Mostly foreign trawlers, but also some Canadian fishing vessels, have indiscriminately devastated fish stocks in the Grand Banks, off Canada’s east coast, the World Wildlife Fund Canada said on Tuesday.
They “deliberately” catch species at risk, including cod, and then throw tens of thousands of tons of dead fish caught in their nets, that are not commercially valuable, back into the ocean, the organisation said.
In doing so, they are threatening the future of the offshore fishery and risking the future of several marine species, WWF said.
“Most people assume that because the fishing of some species is banned, that those fish stocks are no longer being caught, but this is not the case,” said Robert Rangeley, WWF Canada’s Atlantic marine program director.
“We know that a number of these vessels are deliberately fishing where they know they will catch these ‘non-target’ species in order to maximize their profit,” he said.
In a few cases, so-called “bycatch” can account for as much as 80 percent of a ship’s landed catch, he said.
In 2003, up to 5 400 tons of cod or some 90 percent of the estimated stock at that time were caught as “bycatch” on the southern Grand Banks, he said.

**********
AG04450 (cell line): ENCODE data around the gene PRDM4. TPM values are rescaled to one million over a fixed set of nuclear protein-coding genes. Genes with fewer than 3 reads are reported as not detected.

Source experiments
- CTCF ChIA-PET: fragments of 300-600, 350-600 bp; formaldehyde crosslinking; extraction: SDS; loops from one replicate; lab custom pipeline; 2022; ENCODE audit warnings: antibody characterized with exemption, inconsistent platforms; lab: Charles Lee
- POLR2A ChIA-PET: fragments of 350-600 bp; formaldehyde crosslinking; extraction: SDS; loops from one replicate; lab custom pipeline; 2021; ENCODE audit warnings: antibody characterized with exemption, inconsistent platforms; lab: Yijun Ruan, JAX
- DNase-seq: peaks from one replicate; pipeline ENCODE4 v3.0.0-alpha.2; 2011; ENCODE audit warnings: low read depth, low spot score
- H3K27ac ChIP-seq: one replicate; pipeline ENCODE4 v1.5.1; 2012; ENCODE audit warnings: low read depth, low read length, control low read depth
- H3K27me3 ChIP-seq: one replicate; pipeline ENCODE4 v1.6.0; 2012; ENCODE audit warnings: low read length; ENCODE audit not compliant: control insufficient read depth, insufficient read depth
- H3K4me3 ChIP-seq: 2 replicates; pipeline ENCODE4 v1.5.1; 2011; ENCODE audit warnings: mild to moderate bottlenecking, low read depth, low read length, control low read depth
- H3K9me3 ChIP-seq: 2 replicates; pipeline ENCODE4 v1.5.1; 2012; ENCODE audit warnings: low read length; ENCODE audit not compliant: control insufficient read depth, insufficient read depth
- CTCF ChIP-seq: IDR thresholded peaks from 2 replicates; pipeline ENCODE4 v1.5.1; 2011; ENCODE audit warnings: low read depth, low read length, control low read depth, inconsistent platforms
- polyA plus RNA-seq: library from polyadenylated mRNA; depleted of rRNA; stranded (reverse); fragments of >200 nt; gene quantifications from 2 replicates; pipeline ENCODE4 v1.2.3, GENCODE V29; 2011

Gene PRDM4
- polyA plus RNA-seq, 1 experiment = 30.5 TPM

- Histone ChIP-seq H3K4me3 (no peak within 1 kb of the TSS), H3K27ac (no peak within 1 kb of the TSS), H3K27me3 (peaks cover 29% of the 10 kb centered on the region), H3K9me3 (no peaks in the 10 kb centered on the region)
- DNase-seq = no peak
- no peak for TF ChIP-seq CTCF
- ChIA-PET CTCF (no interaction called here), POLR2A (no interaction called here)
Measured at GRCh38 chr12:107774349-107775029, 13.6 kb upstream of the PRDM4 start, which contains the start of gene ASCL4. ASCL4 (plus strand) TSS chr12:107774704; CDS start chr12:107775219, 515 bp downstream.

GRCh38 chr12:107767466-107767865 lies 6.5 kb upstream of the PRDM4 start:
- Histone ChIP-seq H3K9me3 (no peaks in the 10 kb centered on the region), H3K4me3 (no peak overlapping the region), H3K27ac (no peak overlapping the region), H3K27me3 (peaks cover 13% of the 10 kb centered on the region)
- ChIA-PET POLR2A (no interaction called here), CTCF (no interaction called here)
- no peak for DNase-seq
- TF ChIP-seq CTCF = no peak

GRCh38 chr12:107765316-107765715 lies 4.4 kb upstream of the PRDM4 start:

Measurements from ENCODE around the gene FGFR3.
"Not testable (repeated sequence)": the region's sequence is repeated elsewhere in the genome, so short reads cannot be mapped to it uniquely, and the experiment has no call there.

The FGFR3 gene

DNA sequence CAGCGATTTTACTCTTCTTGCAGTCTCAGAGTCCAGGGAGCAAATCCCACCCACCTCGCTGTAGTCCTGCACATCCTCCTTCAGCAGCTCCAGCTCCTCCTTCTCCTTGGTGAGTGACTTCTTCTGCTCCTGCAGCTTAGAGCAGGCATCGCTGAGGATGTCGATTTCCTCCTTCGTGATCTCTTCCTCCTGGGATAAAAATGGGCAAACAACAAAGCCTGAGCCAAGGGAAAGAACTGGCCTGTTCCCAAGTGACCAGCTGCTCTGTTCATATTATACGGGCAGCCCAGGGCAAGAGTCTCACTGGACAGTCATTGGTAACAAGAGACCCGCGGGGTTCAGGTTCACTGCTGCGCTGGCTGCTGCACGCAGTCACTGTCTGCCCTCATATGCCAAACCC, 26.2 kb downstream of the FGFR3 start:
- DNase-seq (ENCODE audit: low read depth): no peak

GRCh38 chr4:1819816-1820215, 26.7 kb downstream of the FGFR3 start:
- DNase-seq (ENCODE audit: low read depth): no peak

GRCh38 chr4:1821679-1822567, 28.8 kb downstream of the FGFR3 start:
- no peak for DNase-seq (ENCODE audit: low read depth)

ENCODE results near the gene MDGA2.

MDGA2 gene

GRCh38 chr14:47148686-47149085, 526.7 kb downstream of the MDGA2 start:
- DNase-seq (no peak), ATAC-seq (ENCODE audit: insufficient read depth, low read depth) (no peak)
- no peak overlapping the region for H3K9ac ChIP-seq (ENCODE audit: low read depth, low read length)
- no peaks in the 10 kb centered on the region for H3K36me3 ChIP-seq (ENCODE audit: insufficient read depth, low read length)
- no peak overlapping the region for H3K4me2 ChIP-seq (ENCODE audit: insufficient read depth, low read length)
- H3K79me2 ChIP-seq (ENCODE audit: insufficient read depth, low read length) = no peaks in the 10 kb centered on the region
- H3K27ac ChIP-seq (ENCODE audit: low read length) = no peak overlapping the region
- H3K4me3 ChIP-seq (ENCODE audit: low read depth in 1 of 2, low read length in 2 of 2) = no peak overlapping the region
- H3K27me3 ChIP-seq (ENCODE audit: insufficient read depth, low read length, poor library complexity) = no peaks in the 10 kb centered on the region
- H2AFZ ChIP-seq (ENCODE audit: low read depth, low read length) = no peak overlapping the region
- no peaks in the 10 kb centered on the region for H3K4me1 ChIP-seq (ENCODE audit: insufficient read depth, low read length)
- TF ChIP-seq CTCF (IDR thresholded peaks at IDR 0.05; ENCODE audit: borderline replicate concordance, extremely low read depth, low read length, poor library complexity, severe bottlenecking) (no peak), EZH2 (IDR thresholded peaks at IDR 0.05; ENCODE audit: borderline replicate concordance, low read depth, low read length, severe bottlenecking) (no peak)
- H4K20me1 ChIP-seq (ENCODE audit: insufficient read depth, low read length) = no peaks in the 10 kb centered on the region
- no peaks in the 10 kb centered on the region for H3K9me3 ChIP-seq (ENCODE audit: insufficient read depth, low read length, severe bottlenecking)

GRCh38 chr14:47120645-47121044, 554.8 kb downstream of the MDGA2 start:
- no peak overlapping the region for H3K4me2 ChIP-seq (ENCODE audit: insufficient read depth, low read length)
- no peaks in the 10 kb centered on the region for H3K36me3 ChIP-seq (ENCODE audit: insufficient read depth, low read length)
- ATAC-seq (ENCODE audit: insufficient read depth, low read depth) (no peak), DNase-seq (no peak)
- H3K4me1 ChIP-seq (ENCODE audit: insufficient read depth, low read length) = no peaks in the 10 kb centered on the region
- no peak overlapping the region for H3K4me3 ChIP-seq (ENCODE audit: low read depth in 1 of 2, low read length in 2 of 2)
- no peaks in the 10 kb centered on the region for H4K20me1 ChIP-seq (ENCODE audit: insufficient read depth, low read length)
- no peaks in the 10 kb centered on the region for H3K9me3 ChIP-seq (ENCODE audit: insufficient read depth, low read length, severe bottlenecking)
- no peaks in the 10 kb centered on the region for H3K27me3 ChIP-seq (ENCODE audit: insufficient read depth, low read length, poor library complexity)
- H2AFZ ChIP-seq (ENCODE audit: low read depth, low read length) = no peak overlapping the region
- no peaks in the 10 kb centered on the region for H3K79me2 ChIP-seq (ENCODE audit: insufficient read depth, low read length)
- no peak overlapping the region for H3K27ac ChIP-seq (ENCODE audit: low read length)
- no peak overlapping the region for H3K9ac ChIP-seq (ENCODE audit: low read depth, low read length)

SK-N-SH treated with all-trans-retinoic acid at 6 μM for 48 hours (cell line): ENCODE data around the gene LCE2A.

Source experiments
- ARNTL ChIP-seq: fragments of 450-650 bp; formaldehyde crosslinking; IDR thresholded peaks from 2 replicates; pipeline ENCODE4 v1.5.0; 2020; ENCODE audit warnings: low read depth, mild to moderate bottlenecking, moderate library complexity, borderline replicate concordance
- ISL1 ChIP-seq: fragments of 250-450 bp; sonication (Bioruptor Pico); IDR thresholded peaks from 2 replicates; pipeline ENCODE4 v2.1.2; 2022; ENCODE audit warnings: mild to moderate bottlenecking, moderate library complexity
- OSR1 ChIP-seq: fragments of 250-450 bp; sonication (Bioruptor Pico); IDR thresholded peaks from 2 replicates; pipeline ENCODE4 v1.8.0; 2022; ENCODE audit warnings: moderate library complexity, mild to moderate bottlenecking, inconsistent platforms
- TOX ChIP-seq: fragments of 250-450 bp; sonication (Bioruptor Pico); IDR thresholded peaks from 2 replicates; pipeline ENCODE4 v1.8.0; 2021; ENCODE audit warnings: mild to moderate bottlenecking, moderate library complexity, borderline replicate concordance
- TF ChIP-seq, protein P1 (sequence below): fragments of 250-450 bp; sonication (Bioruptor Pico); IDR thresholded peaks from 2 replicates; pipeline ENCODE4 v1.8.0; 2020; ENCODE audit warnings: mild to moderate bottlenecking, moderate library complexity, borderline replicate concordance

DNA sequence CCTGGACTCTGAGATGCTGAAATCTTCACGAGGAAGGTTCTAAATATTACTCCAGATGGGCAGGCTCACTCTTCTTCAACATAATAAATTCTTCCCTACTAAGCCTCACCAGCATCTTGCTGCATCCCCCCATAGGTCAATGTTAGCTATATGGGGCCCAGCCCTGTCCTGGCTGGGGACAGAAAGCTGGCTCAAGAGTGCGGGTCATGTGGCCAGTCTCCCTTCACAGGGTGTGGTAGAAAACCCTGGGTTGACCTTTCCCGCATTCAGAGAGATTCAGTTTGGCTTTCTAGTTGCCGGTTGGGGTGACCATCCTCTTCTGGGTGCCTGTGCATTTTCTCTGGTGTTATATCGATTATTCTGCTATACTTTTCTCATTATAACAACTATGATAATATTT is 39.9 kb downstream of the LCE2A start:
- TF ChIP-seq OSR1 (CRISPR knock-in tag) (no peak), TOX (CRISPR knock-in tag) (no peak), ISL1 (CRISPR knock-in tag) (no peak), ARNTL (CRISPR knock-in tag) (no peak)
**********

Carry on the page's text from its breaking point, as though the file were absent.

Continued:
“While subsequent increased enforcement by the Canadian government has reduced rampant illegal cod over-fishing, clearly cod stocks will not recover when almost the entire endangered population is removed as bycatch in a single year,” Rangeley said.
WWF blamed bad international fisheries management as well for the devastation and called on the Northwest Atlantic Fisheries Organisation (NAFO) countries to immediately reduce bycatch of cod in the region by 80 percent, ban fishing on coral hotspots and other sensitive fish habitats, reduce the number of trawlers on the Grand Banks and better enforce existing NAFO regulations.
Several of the 12 NAFO members are meeting this week in Estonia to set fisheries quotas for next year.
“We’re trying to lead the charge in combating international over-fishing off our coastal areas. We’re looking to get some momentum out of these meetings in Estonia,” said Canadian fisheries and oceans spokesperson Phil Jenkins, noting Canada supports the reports’ conclusions.
“We hope to get some change in the way the fisheries are managed so that issues like the bycatch one can be lessened.” he said, but still within the NAFO framework.
Source: IOL (South Africa)